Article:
My friend Carolina Alvarez sent an email asking about the Republican primary follies in the US. I replied that, since I was in Santiago, we should meet for coffee. But no time today, and her deadline for El Mercurio is tomorrow. So, today the "interview" and tomorrow the coffee. Here were her questions, and my answers, a KPC "Read it before you can buy it on the street!" special!
—Even though Romney still needs almost the double of delegates he now has, last night primaries allowed him to sustain a momentum he is carrying since March. Do you think this was check-mate, or a turning point?
The US primary system for choosing presidents is a war of attrition, not a battle. It is a war of logistics, and planning ahead.
It is important to remember that in 2008 the Democratic race between Barack Obama and Hilary Clinton was not decided until May. Romney is in a better position now, April 5th, 2012, than Obama was on April 5, 2008. I did an analysis of the delegate counts, based on this information. For the Democratic candidates in 2008. On April 5, 2008:
Obama--52% of delegates up to that point
Same date, 2012
Romney--58% of delegates up to this point
It's not even close! Romney is FAR ahead of Obama at the same date. One difference is the super delegates, and timing. By this time, Obama had 70% of the delegates he needed for the nomination, while Romney has only 56% of the delegates he needs. That's because the Republican primaries have decided only about half the delegate totals, while by this time the Democrats had held more primaries, and so had determined 70% of the total.
Let's put it in futbol terms. On April 5 2008, Obama led Clinton by a score of 3-2 with ten minutes left in regulation time.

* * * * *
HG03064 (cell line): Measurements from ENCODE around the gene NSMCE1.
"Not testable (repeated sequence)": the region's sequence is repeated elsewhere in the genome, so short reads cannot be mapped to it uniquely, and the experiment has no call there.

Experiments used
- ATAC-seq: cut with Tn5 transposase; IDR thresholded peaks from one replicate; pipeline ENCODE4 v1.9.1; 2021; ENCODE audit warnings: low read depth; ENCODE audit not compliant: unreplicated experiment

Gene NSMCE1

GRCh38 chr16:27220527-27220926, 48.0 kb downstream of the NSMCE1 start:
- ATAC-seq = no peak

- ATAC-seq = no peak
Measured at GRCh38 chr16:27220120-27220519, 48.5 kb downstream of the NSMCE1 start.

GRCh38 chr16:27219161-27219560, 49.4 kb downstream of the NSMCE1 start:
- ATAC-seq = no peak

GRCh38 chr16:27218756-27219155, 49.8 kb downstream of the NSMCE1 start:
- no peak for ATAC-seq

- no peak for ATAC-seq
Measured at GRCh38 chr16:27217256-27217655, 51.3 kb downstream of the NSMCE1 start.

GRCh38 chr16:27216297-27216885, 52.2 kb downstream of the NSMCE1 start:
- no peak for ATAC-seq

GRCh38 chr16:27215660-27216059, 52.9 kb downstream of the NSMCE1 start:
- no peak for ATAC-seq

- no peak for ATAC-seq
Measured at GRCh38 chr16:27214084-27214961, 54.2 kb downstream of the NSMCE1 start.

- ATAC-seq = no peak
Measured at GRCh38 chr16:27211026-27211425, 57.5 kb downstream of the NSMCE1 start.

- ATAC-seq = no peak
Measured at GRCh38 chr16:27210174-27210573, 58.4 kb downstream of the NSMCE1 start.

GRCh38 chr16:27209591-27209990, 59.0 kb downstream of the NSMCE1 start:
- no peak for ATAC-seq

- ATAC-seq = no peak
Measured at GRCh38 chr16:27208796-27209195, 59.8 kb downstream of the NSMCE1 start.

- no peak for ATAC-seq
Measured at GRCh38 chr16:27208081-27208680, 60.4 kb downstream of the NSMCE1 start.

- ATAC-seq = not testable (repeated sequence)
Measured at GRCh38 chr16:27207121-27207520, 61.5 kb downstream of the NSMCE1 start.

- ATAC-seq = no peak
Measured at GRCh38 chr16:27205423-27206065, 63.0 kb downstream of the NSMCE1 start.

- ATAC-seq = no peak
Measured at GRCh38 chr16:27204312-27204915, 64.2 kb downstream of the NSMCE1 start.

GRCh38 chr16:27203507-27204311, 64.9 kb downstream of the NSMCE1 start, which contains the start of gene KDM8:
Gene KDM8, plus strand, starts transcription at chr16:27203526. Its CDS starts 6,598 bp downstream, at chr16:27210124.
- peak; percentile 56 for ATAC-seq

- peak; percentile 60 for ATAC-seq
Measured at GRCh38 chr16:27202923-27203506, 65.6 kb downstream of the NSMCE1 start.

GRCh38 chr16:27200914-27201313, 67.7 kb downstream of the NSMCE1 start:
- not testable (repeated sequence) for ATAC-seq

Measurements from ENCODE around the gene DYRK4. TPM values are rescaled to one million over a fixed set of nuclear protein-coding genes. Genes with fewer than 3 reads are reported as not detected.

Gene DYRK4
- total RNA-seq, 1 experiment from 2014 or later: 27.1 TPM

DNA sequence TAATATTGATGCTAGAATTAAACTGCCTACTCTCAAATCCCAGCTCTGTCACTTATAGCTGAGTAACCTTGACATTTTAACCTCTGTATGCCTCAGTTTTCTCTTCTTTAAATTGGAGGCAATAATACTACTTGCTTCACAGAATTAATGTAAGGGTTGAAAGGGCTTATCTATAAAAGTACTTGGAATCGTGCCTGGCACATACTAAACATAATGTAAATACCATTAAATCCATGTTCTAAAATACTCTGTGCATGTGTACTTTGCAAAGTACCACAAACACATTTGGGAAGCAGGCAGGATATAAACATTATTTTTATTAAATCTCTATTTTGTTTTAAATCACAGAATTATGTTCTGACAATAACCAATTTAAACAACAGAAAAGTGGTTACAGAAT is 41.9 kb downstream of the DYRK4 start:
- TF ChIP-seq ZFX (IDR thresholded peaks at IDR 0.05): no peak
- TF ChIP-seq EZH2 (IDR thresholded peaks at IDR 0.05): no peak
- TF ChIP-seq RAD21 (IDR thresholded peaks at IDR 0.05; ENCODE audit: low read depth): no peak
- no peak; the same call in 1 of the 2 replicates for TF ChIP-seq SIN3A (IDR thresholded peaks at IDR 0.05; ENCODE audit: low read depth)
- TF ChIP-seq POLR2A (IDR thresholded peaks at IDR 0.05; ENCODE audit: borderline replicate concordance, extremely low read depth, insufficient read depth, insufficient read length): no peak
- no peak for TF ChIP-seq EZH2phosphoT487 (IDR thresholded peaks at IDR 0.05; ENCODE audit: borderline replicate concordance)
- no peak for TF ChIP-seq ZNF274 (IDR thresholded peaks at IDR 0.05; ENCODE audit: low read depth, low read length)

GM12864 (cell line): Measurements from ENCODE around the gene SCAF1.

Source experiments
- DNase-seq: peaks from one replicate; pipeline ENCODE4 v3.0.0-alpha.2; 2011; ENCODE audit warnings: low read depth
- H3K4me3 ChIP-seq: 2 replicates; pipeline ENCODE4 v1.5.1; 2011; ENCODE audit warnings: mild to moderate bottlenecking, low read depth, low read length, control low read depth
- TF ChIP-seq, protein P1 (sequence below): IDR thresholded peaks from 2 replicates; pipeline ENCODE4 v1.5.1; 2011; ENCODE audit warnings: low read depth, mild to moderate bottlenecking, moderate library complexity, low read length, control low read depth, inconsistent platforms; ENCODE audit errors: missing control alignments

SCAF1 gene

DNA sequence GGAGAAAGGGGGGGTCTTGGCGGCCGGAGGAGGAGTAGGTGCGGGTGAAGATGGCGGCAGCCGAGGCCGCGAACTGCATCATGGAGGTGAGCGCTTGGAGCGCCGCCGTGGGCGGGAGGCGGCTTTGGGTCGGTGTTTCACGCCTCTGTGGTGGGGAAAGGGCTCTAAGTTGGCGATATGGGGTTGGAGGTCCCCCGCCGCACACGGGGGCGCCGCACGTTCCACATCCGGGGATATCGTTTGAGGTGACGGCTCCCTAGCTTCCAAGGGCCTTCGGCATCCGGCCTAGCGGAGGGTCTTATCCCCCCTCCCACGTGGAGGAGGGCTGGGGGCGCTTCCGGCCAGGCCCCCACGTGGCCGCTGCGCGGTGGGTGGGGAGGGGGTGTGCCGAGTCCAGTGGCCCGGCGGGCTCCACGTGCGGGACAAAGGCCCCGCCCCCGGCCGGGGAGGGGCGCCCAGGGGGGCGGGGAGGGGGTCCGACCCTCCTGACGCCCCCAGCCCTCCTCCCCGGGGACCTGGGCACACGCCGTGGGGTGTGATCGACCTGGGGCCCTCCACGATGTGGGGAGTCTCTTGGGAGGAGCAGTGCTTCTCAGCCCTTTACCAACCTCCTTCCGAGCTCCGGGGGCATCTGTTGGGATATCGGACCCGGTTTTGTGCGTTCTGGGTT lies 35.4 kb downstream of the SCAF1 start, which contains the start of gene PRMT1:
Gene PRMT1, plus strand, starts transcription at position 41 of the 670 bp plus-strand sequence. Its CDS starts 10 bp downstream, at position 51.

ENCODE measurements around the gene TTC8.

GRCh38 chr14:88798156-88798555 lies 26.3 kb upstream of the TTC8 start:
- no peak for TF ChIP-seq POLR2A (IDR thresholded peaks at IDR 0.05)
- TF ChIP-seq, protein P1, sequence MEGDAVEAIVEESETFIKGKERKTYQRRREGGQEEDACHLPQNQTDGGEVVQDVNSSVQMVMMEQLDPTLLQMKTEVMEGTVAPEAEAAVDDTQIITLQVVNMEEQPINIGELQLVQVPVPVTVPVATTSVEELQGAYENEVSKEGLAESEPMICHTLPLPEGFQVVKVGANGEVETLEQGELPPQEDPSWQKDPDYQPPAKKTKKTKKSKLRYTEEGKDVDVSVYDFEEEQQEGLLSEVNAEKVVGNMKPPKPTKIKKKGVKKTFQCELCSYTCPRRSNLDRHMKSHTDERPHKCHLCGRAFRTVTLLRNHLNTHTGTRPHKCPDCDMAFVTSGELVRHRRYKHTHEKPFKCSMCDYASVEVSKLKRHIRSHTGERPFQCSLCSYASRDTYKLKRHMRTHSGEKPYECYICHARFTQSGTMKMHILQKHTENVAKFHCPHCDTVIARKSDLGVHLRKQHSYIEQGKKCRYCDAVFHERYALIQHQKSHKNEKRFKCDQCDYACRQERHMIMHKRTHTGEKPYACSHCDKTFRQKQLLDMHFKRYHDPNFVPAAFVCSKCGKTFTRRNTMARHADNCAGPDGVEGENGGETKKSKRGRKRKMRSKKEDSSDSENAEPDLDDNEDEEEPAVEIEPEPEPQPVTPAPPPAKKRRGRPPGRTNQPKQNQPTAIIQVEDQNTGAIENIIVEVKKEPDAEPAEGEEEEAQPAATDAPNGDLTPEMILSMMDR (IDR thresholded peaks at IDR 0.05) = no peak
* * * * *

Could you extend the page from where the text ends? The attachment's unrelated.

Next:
On April 5 2012, Romney leads Santorum 3-1, at halftime. So, Romney has a bigger lead, but there is more game left. Still, a 3-1 lead is a very big lead. Romney can just hang back and play defense at this point, and can continue to run out the clock. All he needs to do is split the remaining primaries 50-50, and he will win.
—Rick Santorum vows to stay in the race. How important is for him to compete in his home state (next 24th), and what does he win staying longer in the race?
Santorum is not popular in Pennsylvania. It is not assured he will win. The polls say he is ahead, but Romney will spend money on ads in Pennsyslvania. And Santorum lost his own Senate seat there. If Santorum loses in Pennsylvania, it will hurt him, but it will not kill him. Santorum will in any case stay on until Texas, May 29,whether he wins or loses in Pennsylvania. The Texas primary has LOTS of delegates, and Texas is very conservative, a good place for Santorum. If Santorum wins Texas, he can claim that he is still viable. If Santorum loses Pennsylvania AND Texas, then he might think about quitting.
—Finally: Republicans changed the rules to have longer primaries, in part to excite voters —thinking perhaps in a contest like the one Democrats had in ’08. But many have pointed out that in the end this prolonged competition did more damage than good to the party, since President Obama is already campaigning. How much is the damage caused to the potential Republican nominee by “friendly fire” and how much has the President won?
Wait, "prolonged competition"? As I noted above, Obama was not selected until the end of May, six full weeks from now. Romney is FAR ahead of Obama, in terms of competition. The Democratic Party actually benefitted from the excitement and interest generated by the contested primary. It helped the Democrats to have a race that ran through the end of May.
So, this will likely help the Republicans, too. One difference, which was a product of the court system, is the very late Texas primary. The federal court system forced Texas to move its primary to the end of May, because the court rejected the Texas redistricting plan. That is a problem, because Texas has so many delegates (155, more than 13% of the TOTAL required to win) and it's so late. The Republican choice may not be made until June, for that reason. But that's only a week or so later than the Democrats in 2008, and the long competition helped the Democrats, so it may help the Republicans.
If the long competition does NOT help the Republicans, I think that will be because the candidates are weak, not because the competition was strong. As Clinton-Obama showed in 2008, a strong competition between good candidates is actually helpful.